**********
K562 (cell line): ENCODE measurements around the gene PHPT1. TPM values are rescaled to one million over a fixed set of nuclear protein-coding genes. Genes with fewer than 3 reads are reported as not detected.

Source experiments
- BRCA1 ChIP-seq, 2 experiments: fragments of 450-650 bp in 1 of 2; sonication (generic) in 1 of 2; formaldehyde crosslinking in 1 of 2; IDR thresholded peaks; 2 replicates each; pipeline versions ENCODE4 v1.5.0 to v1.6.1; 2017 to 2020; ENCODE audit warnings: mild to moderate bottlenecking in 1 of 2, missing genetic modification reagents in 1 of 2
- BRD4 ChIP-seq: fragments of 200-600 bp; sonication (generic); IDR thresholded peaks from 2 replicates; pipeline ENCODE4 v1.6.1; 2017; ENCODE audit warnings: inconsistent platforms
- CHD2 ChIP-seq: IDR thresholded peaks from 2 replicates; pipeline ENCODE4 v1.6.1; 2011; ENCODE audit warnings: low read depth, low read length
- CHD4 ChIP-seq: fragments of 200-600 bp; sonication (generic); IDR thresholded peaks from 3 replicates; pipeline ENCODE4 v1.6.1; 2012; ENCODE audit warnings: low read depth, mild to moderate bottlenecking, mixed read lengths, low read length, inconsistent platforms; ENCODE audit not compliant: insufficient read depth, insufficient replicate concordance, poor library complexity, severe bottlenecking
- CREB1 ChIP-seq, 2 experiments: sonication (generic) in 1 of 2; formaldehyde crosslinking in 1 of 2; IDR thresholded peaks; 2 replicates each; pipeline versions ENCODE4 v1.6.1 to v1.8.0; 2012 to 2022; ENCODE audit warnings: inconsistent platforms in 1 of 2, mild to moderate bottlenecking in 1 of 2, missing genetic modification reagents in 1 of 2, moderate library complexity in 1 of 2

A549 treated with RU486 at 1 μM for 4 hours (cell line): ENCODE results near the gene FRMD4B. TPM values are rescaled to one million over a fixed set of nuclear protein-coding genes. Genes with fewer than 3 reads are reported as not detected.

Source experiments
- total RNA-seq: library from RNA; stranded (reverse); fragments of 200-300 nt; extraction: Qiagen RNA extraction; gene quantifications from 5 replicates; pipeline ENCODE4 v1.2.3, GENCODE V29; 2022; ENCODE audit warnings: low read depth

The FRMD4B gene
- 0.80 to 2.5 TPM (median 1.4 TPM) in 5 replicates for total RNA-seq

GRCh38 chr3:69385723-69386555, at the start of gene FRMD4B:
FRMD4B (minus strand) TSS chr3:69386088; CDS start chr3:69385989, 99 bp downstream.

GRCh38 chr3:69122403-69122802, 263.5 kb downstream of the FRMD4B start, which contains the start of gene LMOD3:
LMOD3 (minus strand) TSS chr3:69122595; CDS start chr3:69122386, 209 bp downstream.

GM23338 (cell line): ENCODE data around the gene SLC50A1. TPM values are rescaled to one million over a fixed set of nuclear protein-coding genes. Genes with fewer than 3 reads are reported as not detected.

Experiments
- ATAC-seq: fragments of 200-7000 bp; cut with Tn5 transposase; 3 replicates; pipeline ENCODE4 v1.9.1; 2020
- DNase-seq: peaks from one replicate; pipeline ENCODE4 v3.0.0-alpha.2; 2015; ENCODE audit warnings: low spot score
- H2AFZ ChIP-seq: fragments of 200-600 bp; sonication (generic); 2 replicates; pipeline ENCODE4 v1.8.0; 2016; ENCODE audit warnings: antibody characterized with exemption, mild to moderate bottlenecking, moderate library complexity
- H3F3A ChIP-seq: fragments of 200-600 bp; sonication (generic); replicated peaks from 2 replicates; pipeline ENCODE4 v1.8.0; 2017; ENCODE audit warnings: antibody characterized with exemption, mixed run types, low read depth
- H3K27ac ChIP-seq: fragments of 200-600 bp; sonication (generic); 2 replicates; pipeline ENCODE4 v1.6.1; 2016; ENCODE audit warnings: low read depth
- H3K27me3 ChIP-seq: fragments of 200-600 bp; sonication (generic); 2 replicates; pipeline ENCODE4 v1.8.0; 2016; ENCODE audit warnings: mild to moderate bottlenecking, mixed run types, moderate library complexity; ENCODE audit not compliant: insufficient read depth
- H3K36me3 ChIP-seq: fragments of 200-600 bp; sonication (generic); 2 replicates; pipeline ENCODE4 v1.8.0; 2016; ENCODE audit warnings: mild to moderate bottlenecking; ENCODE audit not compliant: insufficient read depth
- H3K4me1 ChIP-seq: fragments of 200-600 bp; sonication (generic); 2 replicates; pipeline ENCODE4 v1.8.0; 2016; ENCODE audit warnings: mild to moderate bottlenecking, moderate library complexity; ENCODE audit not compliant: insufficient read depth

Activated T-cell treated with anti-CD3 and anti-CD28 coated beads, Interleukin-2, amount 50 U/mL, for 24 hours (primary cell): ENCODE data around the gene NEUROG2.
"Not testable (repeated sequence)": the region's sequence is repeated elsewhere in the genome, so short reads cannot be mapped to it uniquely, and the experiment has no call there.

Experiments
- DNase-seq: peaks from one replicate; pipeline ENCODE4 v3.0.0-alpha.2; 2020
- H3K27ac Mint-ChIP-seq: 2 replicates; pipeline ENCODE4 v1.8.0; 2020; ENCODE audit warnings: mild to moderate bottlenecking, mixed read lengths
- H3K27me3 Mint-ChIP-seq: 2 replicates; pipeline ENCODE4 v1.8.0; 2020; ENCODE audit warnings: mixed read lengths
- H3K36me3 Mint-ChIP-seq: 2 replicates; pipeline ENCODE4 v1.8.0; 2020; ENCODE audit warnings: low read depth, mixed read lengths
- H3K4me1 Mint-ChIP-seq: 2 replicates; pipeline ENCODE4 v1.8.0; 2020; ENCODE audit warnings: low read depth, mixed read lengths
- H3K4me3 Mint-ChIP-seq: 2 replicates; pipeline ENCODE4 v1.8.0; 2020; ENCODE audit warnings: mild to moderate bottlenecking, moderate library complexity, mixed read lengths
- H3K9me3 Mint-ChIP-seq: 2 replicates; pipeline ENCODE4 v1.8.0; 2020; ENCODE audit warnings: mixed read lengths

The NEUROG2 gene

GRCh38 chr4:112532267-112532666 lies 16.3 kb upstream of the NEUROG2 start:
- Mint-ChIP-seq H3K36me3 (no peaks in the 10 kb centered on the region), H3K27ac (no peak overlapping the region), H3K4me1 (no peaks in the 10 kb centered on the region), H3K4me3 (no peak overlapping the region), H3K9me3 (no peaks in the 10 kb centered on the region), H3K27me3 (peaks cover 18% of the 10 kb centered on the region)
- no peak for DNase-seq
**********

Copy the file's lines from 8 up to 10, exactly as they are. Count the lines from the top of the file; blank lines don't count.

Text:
A549 treated with RU486 at 1 μM for 4 hours (cell line): ENCODE results near the gene FRMD4B. TPM values are rescaled to one million over a fixed set of nuclear protein-coding genes. Genes with fewer than 3 reads are reported as not detected.

Source experiments
- total RNA-seq: library from RNA; stranded (reverse); fragments of 200-300 nt; extraction: Qiagen RNA extraction; gene quantifications from 5 replicates; pipeline ENCODE4 v1.2.3, GENCODE V29; 2022; ENCODE audit warnings: low read depth